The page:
In a high-stakes cyber conflict, two formidable Russian hacker groups, namely Killnet and the Cyber Army of Russia, are locked in an ongoing dispute. The Cyber Army of Russia is determined to thwart Killnet and its operations, leading to a complex battle.
Adding a new layer to this confrontation, the Cyber Army of Russia has set its sights on Albania’s Republican Guard’s website. This move is indicative of the group’s agenda, which seeks to divert Russia’s hackers’ focus away from supporting Palestinian groups in the Israel-Palestine conflict, urging them to concentrate on the Ukraine-Russia issue.
Russian Hacker Groups Clash Over Israel-Palestine and Ukraine-Russia Issue
A message, posted on their dark web channels, encapsulates the Cyber Army’s resolve, emphasizing the need to halt Killnet’s activities. The Cyber Army of Russia has announced a week-long campaign of evening DDoS attacks on government websites in Albania and Kosovo.
Their initial target is the Republican Guard of Albania, a critical institution safeguarding high-ranking officials and vital facilities.
Simultaneously, the Israel-Palestine war continues to rage, with the Israeli military reporting a staggering 6,000 bombs dropped on Gaza. While Israel asserts it is striking Hamas targets, the civilian toll in the affected areas is alarming.
Recent events have witnessed Israeli forces launching new attacks on airports in Damascus and Aleppo. With casualties reaching 2,500 on both sides, the toll of the war is tragically evident.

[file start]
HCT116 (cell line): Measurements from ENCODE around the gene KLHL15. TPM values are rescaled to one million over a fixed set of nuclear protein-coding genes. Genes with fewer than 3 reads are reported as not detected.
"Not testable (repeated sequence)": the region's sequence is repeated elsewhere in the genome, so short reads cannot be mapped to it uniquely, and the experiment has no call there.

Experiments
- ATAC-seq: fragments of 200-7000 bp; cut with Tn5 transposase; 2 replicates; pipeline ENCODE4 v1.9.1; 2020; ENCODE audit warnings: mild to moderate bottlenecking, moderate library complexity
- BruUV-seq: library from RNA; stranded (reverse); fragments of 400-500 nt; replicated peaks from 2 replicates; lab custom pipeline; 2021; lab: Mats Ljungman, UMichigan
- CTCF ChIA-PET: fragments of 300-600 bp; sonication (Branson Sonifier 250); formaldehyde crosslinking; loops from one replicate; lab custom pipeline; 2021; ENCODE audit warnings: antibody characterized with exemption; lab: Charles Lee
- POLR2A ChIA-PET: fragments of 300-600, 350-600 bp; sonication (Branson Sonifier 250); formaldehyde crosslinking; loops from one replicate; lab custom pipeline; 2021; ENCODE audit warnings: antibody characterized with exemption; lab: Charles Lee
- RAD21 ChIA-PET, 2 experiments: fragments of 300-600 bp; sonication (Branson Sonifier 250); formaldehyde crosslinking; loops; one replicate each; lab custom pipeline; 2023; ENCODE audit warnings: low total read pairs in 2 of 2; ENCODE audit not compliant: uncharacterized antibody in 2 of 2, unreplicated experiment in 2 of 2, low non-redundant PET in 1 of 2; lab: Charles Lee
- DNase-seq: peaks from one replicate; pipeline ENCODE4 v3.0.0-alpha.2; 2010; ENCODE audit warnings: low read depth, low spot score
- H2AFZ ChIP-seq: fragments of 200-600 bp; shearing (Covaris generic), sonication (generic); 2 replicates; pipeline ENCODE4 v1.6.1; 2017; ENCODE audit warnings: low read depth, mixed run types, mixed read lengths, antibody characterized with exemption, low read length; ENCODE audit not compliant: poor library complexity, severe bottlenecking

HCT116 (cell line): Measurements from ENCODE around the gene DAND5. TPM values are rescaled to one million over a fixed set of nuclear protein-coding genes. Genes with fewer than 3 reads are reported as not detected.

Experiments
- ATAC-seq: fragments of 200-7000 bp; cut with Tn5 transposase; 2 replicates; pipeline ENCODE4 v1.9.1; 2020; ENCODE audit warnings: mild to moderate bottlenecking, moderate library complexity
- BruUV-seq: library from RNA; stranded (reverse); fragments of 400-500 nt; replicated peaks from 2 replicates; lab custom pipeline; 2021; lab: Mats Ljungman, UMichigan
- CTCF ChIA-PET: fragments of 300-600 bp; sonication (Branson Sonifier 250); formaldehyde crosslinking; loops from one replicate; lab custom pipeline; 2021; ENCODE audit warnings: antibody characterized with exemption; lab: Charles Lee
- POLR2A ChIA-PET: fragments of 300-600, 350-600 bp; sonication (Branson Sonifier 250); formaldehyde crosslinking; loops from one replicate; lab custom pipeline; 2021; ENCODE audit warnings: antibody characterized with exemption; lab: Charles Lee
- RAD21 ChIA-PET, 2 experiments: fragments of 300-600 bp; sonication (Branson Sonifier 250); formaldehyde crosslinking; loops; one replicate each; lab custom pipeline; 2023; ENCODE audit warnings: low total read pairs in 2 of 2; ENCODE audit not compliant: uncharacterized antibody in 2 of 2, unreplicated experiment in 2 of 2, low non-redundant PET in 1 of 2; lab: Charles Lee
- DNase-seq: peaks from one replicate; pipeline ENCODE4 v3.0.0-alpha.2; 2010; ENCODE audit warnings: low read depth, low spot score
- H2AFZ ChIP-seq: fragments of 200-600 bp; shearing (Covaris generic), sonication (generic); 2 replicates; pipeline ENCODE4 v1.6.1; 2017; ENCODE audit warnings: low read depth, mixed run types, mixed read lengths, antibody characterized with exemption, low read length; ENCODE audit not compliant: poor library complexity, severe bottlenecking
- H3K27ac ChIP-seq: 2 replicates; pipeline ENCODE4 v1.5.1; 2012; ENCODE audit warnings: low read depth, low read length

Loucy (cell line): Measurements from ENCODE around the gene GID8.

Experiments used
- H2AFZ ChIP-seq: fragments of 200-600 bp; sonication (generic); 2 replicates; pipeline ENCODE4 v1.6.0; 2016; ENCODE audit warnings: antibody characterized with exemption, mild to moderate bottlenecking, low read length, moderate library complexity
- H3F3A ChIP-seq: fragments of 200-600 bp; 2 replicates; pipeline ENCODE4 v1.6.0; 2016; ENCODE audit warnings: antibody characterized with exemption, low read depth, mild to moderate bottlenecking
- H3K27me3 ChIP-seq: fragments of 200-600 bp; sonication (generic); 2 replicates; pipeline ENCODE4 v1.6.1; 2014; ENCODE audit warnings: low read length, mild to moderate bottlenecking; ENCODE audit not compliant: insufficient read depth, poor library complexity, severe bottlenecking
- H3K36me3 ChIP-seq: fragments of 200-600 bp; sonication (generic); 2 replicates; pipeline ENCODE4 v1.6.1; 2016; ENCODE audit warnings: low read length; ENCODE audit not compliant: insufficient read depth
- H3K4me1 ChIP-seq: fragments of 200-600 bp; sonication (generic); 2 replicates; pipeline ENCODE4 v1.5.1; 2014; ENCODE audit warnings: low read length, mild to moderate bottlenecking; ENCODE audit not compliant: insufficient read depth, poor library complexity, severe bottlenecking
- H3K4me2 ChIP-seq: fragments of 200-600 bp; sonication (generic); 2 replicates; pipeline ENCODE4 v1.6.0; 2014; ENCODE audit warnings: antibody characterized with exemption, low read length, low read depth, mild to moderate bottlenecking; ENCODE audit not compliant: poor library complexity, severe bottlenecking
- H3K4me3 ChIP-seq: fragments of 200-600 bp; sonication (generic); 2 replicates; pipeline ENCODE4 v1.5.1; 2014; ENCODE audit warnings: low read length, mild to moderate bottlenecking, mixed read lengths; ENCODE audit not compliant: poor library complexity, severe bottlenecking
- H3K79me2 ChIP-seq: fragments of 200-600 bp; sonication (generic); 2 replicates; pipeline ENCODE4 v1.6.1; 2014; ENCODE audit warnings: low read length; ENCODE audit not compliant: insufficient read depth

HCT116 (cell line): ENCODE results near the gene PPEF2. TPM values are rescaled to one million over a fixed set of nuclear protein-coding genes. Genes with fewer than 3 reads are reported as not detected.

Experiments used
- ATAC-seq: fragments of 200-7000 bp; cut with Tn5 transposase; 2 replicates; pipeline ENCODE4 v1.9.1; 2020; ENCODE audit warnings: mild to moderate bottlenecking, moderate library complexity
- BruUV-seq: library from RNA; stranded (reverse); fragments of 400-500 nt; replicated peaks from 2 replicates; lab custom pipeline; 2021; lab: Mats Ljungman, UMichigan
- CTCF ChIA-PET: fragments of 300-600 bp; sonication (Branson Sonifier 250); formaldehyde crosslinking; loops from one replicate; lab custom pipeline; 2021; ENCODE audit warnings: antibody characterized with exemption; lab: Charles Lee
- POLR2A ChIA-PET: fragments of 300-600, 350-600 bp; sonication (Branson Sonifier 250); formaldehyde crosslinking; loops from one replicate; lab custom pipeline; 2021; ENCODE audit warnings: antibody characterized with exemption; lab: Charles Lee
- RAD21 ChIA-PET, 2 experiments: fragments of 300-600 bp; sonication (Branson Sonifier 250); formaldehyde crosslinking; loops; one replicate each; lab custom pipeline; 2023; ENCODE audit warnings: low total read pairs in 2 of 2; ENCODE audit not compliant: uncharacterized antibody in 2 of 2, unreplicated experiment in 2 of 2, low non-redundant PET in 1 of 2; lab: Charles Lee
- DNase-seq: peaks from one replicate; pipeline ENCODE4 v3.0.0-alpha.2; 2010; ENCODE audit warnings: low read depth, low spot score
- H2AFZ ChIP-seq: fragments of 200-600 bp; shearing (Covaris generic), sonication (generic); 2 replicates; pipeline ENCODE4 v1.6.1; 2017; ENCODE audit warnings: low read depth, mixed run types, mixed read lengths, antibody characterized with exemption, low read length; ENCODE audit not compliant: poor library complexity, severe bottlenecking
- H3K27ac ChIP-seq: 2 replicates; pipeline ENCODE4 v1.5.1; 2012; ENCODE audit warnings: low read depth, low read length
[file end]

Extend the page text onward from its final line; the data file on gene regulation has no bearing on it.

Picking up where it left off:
Ukraine-Russia Conflict still going on
Meanwhile, the tension has spilled over into other hacking groups as well, with the Ukraine cyber-conflict gaining prominence.
The two leading hacktivist groups involved in the Ukraine conflict have pledged to de-escalate cyber-attacks, aligning with the recently published rules of engagement by the International Committee of the Red Cross (ICRC).
Killnet, prominent pro-Russian hackers, have committed to abiding by the ICRC rules, marking a significant step towards a more measured approach. The group’s leader, known as Killmilk, conveyed its agreement, signaling a potential shift towards peace.
Similarly, the IT Army of Ukraine, boasting a substantial following of 160,000 members, has also committed to adhering to the ICRC’s rules. This move is expected to lead to a reduction in cyber attacks, as groups focus their efforts on official and military targets.
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